Steel prices in the U.S. have fallen to the lowest level in two years, shrinking steel companies’ profits but giving manufacturers hope for lower material costs.
The weakening demand that started during the summer worsened during fall, pulling down the benchmark spot-market price for coiled sheet steel by more than 20% from the start of July through the end of September, according to S&P Global Commodity Insights. The price is now about 60% lower compared with a year ago.
The market’s current weakness followed a long stretch of steel shortages that stemmed from inventories being drawn down after mill shutdowns early in the pandemic. The steel industry was caught off guard by the snap back in demand, as customers grabbed extra tons to compensate for rising demand for consumer products, disrupted supply chains and unreliable freight service. Steelmakers were able to push through repeated price increases that drove the spot-market price to nearly $2,000 a ton in September 2021.
As prices began weakening earlier this year, Russia’s invasion of Ukraine in February drove prices higher again in the spring. But as consumer spending on household appliances and other steel-laden products weakened this summer and as steel became easier to get, the spot-market price fell rapidly. Coiled sheet steel, widely used in consumer and industrial products, is now at $740 a ton, a level last reached in fall 2020, according to S&P.
“For the remainder of 2022, we’ve got challenges. There’s no doubt,” U.S. Steel Chief Executive
said Friday about the Pittsburgh-based company during a call with analysts.
U.S. Steel last month idled one blast furnace for melting iron ore to make steel at three mills near Pittsburgh, in Gary, Ind., and in Košice, Slovakia, because of softening demand. Mr. Burritt said the furnaces will restart production when orders for steel pick up.
Profit from the company’s flat-rolled steel unit—the company’s largest business by sales—dropped by 50% in the quarter from the same period last year. The company reported a $32 million loss from its European business, as its mill in Slovakia faced lower steel shipments, higher costs for natural gas and disrupted deliveries of raw materials caused by the war in Ukraine.
Manufacturers said falling steel prices this year are giving them more leverage with steel companies when they negotiate steel-supply contracts for next year. “We started to see the metal market come back to us,”
chief financial officer for Harley-Davidson Inc. said last week.
Some manufacturing executives said lower costs for steel continue to be offset by inflation for other production expenses. “Steel and aluminum prices have come down a little bit,” said
chief financial officer for truck maker Paccar Inc. last week. “With higher energy and labor costs overall, costs remain elevated.”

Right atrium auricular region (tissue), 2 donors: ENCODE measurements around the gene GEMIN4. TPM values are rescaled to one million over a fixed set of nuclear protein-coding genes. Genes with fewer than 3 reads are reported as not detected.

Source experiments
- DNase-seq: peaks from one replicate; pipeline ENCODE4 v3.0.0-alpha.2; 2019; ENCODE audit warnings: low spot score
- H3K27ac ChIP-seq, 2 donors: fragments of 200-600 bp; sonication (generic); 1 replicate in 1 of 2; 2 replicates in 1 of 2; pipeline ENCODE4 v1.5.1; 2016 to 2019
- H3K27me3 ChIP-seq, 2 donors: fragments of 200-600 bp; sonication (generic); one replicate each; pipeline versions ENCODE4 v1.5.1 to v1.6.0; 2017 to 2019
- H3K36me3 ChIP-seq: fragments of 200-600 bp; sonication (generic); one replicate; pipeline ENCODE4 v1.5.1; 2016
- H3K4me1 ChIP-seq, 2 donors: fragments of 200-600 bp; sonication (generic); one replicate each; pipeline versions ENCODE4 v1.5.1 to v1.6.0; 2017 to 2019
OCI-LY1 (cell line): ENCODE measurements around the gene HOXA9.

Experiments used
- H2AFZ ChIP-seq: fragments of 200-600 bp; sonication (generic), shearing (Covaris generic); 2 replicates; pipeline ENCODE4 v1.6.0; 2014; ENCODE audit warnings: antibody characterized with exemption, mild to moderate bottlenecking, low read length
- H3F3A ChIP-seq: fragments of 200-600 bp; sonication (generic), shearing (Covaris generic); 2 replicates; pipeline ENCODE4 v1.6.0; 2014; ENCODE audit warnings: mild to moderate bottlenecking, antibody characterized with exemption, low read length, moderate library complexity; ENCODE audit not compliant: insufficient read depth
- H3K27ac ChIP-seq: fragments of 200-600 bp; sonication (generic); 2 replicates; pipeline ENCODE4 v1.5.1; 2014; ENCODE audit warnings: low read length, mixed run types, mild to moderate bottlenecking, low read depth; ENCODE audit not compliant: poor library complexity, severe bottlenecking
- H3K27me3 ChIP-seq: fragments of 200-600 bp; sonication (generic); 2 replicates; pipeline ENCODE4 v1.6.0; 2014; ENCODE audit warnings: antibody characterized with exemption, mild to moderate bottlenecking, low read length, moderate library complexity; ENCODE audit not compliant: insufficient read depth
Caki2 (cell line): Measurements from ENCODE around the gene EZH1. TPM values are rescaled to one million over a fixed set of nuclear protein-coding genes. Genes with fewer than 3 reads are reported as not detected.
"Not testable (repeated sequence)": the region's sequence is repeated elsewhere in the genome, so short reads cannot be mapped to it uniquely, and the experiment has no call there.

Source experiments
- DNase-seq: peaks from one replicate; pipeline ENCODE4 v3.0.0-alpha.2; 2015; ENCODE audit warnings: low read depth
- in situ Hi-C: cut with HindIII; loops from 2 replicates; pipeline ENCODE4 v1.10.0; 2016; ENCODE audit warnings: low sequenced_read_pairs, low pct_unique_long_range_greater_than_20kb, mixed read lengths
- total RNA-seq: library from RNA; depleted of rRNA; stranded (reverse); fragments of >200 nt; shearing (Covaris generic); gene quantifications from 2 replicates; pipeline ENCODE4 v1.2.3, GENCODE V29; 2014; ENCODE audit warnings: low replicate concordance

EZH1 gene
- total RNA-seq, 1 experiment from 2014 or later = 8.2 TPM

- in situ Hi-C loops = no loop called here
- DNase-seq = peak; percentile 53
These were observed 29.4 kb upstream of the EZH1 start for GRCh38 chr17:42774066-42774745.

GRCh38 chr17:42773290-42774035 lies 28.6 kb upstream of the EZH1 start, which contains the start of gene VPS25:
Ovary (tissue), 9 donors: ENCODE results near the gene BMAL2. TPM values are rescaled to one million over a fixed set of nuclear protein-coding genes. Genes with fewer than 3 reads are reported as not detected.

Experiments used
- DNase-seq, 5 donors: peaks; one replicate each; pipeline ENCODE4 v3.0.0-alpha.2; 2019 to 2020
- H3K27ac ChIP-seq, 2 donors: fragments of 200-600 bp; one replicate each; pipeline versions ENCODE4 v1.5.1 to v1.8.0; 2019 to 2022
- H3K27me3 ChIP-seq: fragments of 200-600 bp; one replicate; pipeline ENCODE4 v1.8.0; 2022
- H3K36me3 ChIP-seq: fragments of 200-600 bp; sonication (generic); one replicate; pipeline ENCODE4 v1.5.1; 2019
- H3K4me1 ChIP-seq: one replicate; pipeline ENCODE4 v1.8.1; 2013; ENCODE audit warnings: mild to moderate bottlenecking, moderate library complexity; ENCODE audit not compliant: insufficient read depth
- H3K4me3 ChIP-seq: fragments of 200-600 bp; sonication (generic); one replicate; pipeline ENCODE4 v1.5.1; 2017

For steelmaker Cleveland-Cliffs, net income plunged to $165 million from $1.3 billion a year earlier, when spot-market prices for sheet steel reached a record $1,960 a ton in September 2021. The Cleveland-based company said the decline was accelerated by a production outage at its Cleveland mill for repairs to equipment. The company reported steel shipments dropped by 12% from the same period last year.
Cliffs Chief Executive
said last week he has no plans to curtail production because of weak market conditions if other steelmakers continue to run their mills unabated. “We are not going to take equipment down just to implement discipline in the market if others are completely undisciplined,” he said. “As long as we can make money, we will run.”
Mr. Goncalves said he expects the steel market to improve by the end of the year as the auto industry purchases more steel to support higher production volumes, with semiconductor shortages and supply-chain problems easing. Cleveland-Cliffs is the largest U.S. supplier of steel to the auto industry. More than one-third of its revenue in the last quarter came from automotive customers.
Despite the weak market, domestic steel companies are continuing to add millions of tons of steel production capacity at new and existing mills to expand their share of the U.S. market and drive out imports. Industry analysts said the new mills are likely to put pressure on companies to close older, higher-cost mills.
Indiana-based Steel Dynamics opened a new mill this year in Sinton, Texas. Nucor expects to start production late in the year at a new plate mill in Kentucky, and U.S. Steel plans to double the annual production capacity of its Big River Steel mill in Arkansas to 6.3 million tons a year.
Steel executives said they are optimistic that pockets of strength in the steel market will continue, especially in commercial construction, where steel is used in new warehouses, computer-data centers and other buildings.
Steel Dynamics’ fabricating business supplies steel building joists, steel decking and other products used in commercial buildings. The fabricating business bailed out Steel Dynamics’ steel operations, posting a profit of $677 million during the quarter, up from $89 million during the same time last year. The unit’s sales during the quarter more than doubled, and it kept Steel Dynamics’ mills running at a high rate by consuming the company’s steel.
North Carolina-based Nucor’s steel-products business, which includes supplying overhead doors and shelving for warehouses, reported $1.2 billion of profit from the quarter, up from $369 million a year earlier. Profit from its steel-mill business fell by 59% from a year earlier.
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